So, while he was doing his bit in the boiler room outside, I was surfing the net looking for a cheap replacement sink and monoblock mixer taps. *Groans* again.

The one consolation for  my lost day was… Eureka… a beautiful new laid egg!! Dear ol’ Polly, my Light Sussex hen, had laid her first egg for 5 months. Probably be the only egg this year, the way things are going. Still, we have to be thankful for small mercies.

The Gallery – Boys


The Gallery is kindly hosted by Tara over at Sticky Fingers blog.

Until about 18 months ago, I had three boys in my life.  Now, I have just the one, Max my horse. He is a thoroughbred cross Welsh, and is 19 this year. He is my best mate and my loveliboi!

Sadly, I haven’t ridden him for ages. What with the rain, wind, fog, ice and snow the weather hasn’t been good enough for me to get out for a hack. I’ve reached the age when I am a fairweather rider. It’s no fun going out and getting wet through or frozen to the bone! So roll on warmer weather!

Thoughts on a Big Project

One of my last projects for the winter was to strip out the shelves and wallpaper in my kitchen pantry and redecorate it the same colour as the kitchen. But then I started this blog and, ever since, every spare minute has been taken up trying to get to grips with WordPress! My learning curve has been, and still is, vertical!

At the end of April I will be retiring (yippee) so I will be able to put some real time into my Big Project, the garden.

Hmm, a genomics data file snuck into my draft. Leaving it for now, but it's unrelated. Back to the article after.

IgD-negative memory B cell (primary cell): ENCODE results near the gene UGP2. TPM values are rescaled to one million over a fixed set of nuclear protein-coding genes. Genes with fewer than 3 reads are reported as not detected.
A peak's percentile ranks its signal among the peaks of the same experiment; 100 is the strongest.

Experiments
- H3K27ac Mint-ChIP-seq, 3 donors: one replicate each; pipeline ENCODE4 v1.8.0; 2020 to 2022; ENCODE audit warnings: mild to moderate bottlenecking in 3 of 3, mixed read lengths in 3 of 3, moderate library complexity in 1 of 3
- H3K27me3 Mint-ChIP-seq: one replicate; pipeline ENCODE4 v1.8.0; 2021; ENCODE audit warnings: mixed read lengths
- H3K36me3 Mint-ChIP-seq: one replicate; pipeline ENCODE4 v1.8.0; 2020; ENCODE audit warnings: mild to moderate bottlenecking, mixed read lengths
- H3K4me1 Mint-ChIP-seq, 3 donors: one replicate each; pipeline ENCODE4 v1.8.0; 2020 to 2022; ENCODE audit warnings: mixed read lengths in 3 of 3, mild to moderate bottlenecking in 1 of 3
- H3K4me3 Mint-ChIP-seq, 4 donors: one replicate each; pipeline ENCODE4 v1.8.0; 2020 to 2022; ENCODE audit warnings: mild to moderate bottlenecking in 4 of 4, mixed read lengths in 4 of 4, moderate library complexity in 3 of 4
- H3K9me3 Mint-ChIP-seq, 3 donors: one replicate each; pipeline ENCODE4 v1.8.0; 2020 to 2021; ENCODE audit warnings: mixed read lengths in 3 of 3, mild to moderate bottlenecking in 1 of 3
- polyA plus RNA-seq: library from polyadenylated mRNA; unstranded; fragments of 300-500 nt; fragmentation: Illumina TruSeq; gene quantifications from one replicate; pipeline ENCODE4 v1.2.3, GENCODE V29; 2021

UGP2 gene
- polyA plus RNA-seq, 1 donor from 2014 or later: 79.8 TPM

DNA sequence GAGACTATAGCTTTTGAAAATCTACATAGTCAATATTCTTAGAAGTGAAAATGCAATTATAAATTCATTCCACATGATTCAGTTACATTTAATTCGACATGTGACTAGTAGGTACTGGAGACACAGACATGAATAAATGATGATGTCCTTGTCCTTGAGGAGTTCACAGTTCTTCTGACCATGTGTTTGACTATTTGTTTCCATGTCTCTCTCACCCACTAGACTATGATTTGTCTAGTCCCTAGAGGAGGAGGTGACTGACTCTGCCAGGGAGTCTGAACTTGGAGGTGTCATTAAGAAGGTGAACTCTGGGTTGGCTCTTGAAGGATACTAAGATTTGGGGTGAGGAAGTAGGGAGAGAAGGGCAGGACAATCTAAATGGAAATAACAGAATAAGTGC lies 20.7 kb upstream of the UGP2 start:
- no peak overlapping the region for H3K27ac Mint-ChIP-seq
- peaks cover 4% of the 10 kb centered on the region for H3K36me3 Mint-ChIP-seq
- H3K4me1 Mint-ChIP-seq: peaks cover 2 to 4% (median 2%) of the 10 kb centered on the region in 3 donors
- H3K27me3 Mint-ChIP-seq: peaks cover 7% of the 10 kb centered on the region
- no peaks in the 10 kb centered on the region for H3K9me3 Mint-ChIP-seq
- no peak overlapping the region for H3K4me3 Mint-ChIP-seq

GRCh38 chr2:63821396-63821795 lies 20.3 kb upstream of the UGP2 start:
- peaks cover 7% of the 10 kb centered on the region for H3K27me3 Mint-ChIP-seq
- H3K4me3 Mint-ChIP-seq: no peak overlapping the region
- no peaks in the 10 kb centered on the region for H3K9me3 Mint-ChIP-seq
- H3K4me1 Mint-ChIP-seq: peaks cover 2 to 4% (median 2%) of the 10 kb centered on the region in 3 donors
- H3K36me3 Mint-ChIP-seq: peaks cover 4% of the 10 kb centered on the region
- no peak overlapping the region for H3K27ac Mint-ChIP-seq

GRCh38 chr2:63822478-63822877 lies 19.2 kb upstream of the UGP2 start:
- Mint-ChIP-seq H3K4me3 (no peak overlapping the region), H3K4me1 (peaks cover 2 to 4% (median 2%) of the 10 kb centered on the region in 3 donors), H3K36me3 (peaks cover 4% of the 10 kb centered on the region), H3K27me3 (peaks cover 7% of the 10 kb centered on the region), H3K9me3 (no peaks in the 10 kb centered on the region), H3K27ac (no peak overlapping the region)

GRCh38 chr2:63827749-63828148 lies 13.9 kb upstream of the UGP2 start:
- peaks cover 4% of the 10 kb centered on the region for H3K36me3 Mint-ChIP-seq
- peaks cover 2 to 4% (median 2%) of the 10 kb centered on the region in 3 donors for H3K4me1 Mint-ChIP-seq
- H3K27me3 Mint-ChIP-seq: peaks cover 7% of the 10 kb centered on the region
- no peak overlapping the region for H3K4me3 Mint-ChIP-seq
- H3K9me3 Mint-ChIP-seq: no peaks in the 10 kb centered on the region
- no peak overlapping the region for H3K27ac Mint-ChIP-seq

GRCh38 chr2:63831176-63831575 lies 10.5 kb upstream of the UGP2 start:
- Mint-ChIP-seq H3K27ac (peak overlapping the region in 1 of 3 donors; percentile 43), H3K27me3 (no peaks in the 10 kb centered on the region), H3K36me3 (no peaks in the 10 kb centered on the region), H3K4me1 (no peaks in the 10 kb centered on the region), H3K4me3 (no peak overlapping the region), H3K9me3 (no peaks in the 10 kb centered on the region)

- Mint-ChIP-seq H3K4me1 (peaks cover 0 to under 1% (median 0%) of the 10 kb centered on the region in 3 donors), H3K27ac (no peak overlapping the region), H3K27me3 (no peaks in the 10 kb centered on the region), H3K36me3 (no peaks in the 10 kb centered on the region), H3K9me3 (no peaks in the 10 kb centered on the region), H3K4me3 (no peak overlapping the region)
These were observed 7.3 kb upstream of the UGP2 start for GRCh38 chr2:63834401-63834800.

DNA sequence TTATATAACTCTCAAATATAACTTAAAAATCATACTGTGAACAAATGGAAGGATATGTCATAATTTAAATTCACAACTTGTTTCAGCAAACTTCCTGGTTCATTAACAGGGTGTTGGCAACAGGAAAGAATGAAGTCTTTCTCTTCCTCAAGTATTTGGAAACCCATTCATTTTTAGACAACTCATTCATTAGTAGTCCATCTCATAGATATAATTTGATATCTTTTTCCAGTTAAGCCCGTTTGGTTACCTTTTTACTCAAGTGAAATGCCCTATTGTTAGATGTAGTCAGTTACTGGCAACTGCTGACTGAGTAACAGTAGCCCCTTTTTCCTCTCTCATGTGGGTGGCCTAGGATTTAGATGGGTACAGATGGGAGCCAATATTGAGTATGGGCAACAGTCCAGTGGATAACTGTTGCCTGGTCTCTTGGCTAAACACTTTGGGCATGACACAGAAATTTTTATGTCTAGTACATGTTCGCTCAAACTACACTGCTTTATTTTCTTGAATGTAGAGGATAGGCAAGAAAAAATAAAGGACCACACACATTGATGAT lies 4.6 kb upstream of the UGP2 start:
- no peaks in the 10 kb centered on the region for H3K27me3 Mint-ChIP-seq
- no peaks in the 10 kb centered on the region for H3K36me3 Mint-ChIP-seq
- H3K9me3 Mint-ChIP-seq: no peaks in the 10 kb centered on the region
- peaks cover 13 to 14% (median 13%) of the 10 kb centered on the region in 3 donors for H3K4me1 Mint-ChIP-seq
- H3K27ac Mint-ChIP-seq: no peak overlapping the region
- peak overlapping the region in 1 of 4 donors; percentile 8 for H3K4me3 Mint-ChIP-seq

22 years ago, when I had all but given up hope of finding a place where I could keep my horse at home,  I found my dream cottage through a friend.  I was in the right place at the right time and I could just afford the mortgage on this little ‘attached’ cottage with stables, outbuildings and a turnout paddock. Luck was on my side as I found a buyer for my house the day after I had placed the ad in the paper and in just over six weeks, my horse, two cats and I moved in.

Luckily the garden was a blank canvas, with only a few fruit trees and  shrubs. Over the next 10 years I toiled hard creating flowerbeds, planting hedges and shrubs.. It wasn’t on a par with the Lost Gardens of Helligon, but it certainly felt like it!  I planted over 60 old roses, and constructed a rose tunnel and trellises for them to climb through. The perfume on a summer’s evening was overwhelming.

Just a few images of my garden 12 years ago…

Garden 2000 Buff Beauty

Garden 2000 C

Garden 2000 D

Garden June 200

Cottage garden 2000 A

IMAG0015 (2)

That is what it looked like in its heyday.This is what it looked like last year…




Clematis viticella

As you can see the roses have all, but a few, died. They are high maintenance. They need to be sprayed for greenfly and against blackspot, fertilized and dead headed regularly. I just didn’t look after them as I was too busy going for long rides on my horse. The garden was neglected for too many years. The black spot gets into the stems, the leaves all fell, and the roses died. So sad. I had worked so hard on getting my old rose collection established, then I neglected them. Sad too, that now I’m going to have time to look after them, I can’t replant new roses where the old ones were. That is, not unless I replace something like two cubic metres of soil for each rose. This would just not be feasible!

Luckily the Cecile Brunner and the Rambling Rector, on the other side of the garden have survived. Can’t think why because they’re planted next to my neighbour’s conifers that take all the moisture out of the soil. They are beautiful…


So, the challenge is, what to plant in all the gaps!